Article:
Since the attacks on Charlie Hebdo on 7 January, the saying (wrongly attributed to Voltaire), “I disapprove of what you say, but I will defend to the death your right to say it,” has become a motto against radicalism. Unfortunately, this virtuous defense of freedom of speech is not only inefficient but is backfiring, as demonstrated by protests in Muslim countries against the latest issue of Charlie Hebdo, which was released in the aftermath of the attacks.
The challenge of global jihad in Europe is broader and is the result of the lack of symbolic integration of Islam within liberal democracies, as well as the preeminence of a global theology of intolerance which Al Qaida and ISIS have used to build their political ideology.
First, symbolic integration of Islam is different from socio-political integration of Muslims. European politicians have addressed the former through different educational and socio-economic policies, without paying attention to the latter, which refers to the recognition of Islam as part of the respective national culture and history of European countries. This lack of symbolic integration has translated into increasing discriminatory policies vis-à-vis a number of religious practices, from the use of the hijab and the building of mosque minarets, to circumcision and halal food, all deemed “illiberal” and “uncivic.” This discrimination leads a lot of Muslims, even the secular ones, to think that they are not accepted as full members of European societies. This amplifies anti-Islamic discourse, which is no longer the monopoly of extreme right wing movements, but comes to be shared by all political actors from the right to the left.
Islam is presented as an external religion that threatens the core liberties of European democracies and therefore needs to be limited or circumvented. At the same time, since World War II, most European democracies have limited freedom of speech and press when it propagates racial hatred and negation of the Holocaust. That is why, since the Danish cartoons controversy of 2006, some Muslims have argued they should be protected by these same laws, drawing a line between legitimate critique and insult.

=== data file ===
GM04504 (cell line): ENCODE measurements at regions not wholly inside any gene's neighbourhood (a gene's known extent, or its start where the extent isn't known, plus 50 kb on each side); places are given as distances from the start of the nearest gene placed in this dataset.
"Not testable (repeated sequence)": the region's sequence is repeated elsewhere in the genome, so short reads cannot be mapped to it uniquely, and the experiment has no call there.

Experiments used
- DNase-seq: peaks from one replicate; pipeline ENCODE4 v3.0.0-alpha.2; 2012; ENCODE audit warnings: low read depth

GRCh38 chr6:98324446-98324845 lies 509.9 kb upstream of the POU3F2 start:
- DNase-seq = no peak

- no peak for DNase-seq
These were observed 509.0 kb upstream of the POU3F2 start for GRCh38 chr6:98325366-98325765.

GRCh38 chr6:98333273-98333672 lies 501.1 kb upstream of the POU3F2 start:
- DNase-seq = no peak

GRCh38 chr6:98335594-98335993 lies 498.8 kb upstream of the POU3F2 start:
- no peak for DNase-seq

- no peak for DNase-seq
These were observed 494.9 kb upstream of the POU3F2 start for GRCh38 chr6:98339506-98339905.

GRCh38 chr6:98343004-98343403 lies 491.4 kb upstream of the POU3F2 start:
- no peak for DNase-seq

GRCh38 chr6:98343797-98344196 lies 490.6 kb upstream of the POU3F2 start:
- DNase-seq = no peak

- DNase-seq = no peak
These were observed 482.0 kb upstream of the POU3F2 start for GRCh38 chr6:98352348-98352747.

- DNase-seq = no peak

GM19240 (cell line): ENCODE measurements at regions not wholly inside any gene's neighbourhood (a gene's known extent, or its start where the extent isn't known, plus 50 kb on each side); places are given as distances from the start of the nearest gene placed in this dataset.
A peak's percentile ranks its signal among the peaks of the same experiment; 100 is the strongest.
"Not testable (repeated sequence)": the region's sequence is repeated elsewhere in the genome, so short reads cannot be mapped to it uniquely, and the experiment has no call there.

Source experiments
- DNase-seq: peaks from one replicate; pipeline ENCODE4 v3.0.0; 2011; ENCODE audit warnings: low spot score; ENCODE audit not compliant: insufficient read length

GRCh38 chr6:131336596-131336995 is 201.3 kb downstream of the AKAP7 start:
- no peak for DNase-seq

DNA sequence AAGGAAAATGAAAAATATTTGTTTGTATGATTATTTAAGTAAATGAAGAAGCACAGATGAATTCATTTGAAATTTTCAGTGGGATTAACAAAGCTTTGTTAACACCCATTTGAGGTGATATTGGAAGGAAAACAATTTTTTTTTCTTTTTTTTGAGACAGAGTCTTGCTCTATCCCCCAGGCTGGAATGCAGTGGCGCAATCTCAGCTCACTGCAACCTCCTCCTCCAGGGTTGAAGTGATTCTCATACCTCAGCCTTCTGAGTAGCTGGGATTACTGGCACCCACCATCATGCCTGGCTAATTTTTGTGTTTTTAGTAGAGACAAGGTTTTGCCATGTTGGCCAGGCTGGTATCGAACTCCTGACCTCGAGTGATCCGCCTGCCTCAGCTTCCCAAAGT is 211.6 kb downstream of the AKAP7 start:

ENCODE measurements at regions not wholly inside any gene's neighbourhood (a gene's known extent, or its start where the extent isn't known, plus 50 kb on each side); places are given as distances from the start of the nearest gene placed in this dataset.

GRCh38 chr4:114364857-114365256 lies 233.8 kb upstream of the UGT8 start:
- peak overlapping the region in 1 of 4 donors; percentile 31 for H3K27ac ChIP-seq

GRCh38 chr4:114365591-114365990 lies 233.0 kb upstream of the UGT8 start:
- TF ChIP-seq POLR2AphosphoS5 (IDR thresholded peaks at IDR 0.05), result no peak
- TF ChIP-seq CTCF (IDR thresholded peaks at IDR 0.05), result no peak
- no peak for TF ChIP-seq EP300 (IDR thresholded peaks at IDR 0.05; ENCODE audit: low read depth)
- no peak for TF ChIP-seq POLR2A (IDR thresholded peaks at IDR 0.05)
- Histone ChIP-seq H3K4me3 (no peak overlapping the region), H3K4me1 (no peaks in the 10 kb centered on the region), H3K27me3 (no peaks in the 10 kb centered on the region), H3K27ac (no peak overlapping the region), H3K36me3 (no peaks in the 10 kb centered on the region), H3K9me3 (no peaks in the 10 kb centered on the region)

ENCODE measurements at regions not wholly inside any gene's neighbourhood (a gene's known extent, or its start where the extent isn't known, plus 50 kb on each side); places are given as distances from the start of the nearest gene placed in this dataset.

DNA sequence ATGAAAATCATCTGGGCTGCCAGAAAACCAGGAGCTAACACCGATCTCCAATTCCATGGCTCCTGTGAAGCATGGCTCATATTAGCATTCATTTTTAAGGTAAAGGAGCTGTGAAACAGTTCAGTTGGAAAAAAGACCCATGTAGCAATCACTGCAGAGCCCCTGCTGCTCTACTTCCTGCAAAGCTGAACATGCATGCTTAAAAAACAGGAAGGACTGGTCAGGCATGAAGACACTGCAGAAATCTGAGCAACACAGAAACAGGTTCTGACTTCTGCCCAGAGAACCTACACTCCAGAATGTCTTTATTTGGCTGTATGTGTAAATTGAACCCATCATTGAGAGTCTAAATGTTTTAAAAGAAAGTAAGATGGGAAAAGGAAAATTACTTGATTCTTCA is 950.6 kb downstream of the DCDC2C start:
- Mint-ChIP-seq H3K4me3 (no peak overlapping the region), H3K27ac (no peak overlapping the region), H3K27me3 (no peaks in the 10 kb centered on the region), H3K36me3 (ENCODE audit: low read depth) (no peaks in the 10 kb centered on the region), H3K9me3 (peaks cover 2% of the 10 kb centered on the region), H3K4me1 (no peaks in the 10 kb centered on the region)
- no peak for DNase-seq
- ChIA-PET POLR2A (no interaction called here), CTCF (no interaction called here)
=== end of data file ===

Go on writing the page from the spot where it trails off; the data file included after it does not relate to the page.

Although the distinction can be blurry, Charlie Hebdo satires have not always been funny critiques but blatant insults to the basic creeds of Muslims. This incapacity to differentiate between critique and insult has been played out by radical groups like Al Qaida and ISIS, both of whom seek to recruit members from Western democracies. Both justify global jihad for the sake of Islam, which must be saved from the decadent western enemy. Because this “us versus them” mentality is very accessible to young Muslims everywhere, through the internet and other social media, it is no surprise that this rhetoric resonates with their daily experience in European societies and therefore make some of them easy recruits for global jihad.
In this regard, the preeminence of Salafi-jihadi discourses, which have monopolized the debate on “true” Islam, not only among Muslims but also in the eyes of the general population across Europe, reinforces the antinomy between the West and Islam. This discourse operates on the conceptualization of the “West” as a threat to Islam, not only through military means, but most importantly through attacks on Islamic creeds and practices.
As an inverted image, “Islam” in the eyes of most Europeans is perceived exactly in the same terms: a religion that is a threat to western values. In this sense, the clash is not between civilizations but between negative, inverted perceptions of Islam and Muslims. It will require courage on the part of European politicians, media, and public intellectuals to address Islam as a legitimate part of national communities in order to diminish the sense of alienation that can make some Muslims more vulnerable to the strategy of Al Qaida or ISIS.
The second reason why freedom of the press is irrelevant in the fight against global jihad is the powerful presence of the Salafi version of Islam in the religious market of ideas. This is problematic because, even as most Muslims in the West are not Salafis and the majority of Salafis are not jihadists, groups like Al Qaida and ISIS have a Salafi background. It means that their theological view comes from a particular interpretation of Islam rooted in Wahhabism, an eighteenth-century doctrine adopted by the Saudi kingdom.
“The clash is not between civilizations, but between negative, inverted perceptions of Islam and Muslims.”
In the West, Salafis incite people to withdraw from mainstream society, which is depicted as impure, in order to live by strict rules. These reactionary interpretations do contain similarities with jihadist discourse. So even if Salafism is, in itself, no root cause of radicalization into violence, it serves as the religious framework of radical groups such as ISIS. While there is no doubt that the majority of Muslims do not follow this radical strategy, it is difficult to demystify this theology of intolerance from a traditional Islamic perspective.
In other words, there is an urgent need for Muslim clerics everywhere to systematically overpower the influence of politicized interpretations of Islam, whether through employing the Internet, social media, or other educational tools.
Addressing the need for the symbolic integration of Islam, as well as the global revival of the Islamic tradition, requires Muslim leaders, secular politicians, and lay citizens to share responsibility and common action to overcome the “us versus them” mentality which is at the foundation of all extremism.
Regretfully, the political and religious consensus that dominated the demonstrations against terror in France could have been a symbolic first step in this direction, but is rapidly dissipating.
Image Credit: “Islam.” Photo by Firas. CC by NC-SA 2.0 via Flickr.